FT.com has an extraordinary report about the recent settlement between Microsoft and the CCIA:
"The landmark antitrust settlement this month between Microsoft and the Computer and Communications Industry Association, one of its oldest adversaries, resulted in a $9.75m payment to the CCIA's top official, according to confidential documents seen by the FT.
"Ed Black, CCIA president and for years one of Microsoft's fiercest opponents in antitrust investigations, netted almost half the $19.75m total payment Microsoft paid the association. His payment was approved by the CCIA board, which includes Sun Microsystems, Yahoo and Oracle.
"Mr Black and Microsoft yesterday refused to comment on the details."
I'll say. They may get to say a few words tomorrow. The EU judge hearing Microsoft's legal case has called a meeting of the parties.
You'll remember Microsoft's press release announcing the deal:
"We also announced today an agreement with CCIA. Under the terms of that agreement, CCIA similarly is withdrawing from all further participation in the European Union litigation, both the interim measures case and the merits case. In addition, CCIA is withdrawing a complaint that it has pending before the European Commission regarding Windows XP. That complaint, as many of you may know, was a principal obstacle to our ability to negotiate a settlement with the European Commission this past March. We were able to reach agreement with the Commission on all of the issues in the present case that is now before the Court of First Instance, but we were not able to reach agreement on the issues in the CCIA complaint. The CCIA complaint has now been withdrawn. CCIA also agreed not to seek review by the Supreme Court of the U.S. lawsuit.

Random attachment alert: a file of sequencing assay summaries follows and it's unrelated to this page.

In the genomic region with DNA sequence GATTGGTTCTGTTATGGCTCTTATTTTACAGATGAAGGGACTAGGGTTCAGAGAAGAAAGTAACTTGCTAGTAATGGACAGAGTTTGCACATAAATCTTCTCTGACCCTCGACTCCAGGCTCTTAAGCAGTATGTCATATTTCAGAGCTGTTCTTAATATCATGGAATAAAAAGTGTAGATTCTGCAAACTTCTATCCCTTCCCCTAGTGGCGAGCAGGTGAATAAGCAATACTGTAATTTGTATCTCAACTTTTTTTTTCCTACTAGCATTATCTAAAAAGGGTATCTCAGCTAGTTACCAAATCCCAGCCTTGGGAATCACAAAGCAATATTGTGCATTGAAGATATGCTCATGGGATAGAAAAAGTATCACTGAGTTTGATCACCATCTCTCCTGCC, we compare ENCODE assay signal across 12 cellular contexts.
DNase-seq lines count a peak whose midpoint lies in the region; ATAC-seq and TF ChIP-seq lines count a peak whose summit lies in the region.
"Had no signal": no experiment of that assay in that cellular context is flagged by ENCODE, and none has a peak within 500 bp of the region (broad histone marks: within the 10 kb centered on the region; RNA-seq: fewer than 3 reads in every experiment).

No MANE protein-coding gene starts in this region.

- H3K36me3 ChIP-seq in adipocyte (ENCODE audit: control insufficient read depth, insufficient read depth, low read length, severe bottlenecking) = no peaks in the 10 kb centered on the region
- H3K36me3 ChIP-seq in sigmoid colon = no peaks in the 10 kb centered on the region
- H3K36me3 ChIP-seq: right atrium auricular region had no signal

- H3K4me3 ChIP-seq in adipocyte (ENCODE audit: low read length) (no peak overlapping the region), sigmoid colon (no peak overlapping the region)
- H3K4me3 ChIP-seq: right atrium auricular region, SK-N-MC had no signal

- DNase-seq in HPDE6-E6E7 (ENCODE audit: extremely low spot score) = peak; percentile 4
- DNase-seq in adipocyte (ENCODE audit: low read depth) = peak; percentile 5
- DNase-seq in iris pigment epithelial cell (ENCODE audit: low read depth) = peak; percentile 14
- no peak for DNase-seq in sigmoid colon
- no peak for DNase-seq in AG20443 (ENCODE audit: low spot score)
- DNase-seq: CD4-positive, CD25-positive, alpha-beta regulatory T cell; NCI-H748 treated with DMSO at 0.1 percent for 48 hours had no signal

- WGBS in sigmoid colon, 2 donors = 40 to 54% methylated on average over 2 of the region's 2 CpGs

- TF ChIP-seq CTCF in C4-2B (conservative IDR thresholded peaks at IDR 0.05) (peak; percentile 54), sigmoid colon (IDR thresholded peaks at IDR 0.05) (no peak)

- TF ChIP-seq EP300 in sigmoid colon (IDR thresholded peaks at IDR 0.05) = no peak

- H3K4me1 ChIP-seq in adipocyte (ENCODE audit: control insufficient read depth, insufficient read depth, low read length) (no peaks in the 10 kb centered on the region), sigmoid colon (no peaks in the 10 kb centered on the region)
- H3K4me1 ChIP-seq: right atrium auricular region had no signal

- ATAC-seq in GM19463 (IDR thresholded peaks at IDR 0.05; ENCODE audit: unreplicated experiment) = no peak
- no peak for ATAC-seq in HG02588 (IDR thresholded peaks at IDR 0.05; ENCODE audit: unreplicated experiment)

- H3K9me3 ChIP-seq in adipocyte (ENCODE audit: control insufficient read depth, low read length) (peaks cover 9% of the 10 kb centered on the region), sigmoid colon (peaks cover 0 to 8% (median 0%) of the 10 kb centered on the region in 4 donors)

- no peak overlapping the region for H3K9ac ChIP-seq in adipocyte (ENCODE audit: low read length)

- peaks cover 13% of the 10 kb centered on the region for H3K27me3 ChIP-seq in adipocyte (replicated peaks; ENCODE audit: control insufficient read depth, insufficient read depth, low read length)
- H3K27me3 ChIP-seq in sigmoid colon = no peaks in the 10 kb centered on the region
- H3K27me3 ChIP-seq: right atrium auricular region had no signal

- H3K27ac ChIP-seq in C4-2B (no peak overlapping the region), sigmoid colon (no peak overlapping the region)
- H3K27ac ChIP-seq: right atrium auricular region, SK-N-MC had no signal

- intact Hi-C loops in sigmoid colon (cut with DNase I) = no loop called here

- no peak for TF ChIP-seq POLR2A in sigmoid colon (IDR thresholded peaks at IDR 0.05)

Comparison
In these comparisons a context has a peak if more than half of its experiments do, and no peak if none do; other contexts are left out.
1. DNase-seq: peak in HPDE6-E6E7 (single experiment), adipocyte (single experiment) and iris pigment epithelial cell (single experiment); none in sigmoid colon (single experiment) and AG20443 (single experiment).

"We're also delighted to have the opportunity to join CCIA as a member and to work with CCIA on a wide variety of issues that we believe are important to the future of our industry.
In a Background Q & A at the time of the announcement that CCIA was dropping its complaint, Microsoft posted this question and answer:
Q: After fighting Microsoft so hard and for so long, how can CCIA reverse itself like this?
A: Neither CCIA nor Microsoft is retracting or changing positions taken in the past. The decisions made are practical ones based on the status and prospects of the various proceedings and the opportunity to promote common industry objectives in the future.
Maybe they'll need to rewrite it now to say the decisions were a breeze, and were made based on the status of one of the parties and the prospects of the other.
Might this be why
Nokia quit the CCIA right after the settlement was announced, saying matters were not handled "in the proper way"?